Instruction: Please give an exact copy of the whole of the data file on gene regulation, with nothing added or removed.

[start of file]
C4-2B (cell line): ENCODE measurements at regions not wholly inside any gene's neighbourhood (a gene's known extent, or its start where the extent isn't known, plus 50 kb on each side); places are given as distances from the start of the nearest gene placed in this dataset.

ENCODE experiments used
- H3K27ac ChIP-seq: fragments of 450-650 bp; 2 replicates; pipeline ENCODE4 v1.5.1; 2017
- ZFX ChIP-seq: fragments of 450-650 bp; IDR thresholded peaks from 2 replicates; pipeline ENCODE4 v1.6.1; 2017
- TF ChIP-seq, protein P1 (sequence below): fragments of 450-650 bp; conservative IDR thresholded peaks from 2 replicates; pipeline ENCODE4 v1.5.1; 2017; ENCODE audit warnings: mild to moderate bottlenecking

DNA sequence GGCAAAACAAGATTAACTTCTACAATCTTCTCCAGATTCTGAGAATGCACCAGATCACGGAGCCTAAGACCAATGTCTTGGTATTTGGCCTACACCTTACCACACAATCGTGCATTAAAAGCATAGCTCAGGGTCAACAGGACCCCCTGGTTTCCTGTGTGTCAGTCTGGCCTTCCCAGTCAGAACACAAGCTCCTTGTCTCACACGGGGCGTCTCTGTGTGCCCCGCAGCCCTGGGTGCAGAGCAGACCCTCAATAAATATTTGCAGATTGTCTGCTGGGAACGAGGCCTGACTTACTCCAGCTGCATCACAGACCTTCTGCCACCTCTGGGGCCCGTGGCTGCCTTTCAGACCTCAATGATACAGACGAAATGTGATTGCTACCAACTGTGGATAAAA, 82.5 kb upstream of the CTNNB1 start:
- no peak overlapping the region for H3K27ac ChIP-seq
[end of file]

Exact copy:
C4-2B (cell line): ENCODE measurements at regions not wholly inside any gene's neighbourhood (a gene's known extent, or its start where the extent isn't known, plus 50 kb on each side); places are given as distances from the start of the nearest gene placed in this dataset.

ENCODE experiments used
- H3K27ac ChIP-seq: fragments of 450-650 bp; 2 replicates; pipeline ENCODE4 v1.5.1; 2017
- ZFX ChIP-seq: fragments of 450-650 bp; IDR thresholded peaks from 2 replicates; pipeline ENCODE4 v1.6.1; 2017
- TF ChIP-seq, protein P1 (sequence below): fragments of 450-650 bp; conservative IDR thresholded peaks from 2 replicates; pipeline ENCODE4 v1.5.1; 2017; ENCODE audit warnings: mild to moderate bottlenecking

DNA sequence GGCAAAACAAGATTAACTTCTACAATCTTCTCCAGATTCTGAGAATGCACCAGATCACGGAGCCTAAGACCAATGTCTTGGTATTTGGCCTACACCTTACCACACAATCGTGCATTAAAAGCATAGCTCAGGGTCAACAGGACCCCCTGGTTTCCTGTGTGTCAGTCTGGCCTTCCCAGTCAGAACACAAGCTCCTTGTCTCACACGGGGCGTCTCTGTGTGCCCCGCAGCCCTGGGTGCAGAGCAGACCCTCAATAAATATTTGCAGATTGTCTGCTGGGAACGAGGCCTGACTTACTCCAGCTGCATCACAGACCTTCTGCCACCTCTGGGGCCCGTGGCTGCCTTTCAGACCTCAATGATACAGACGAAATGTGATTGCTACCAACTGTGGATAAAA, 82.5 kb upstream of the CTNNB1 start:
- no peak overlapping the region for H3K27ac ChIP-seq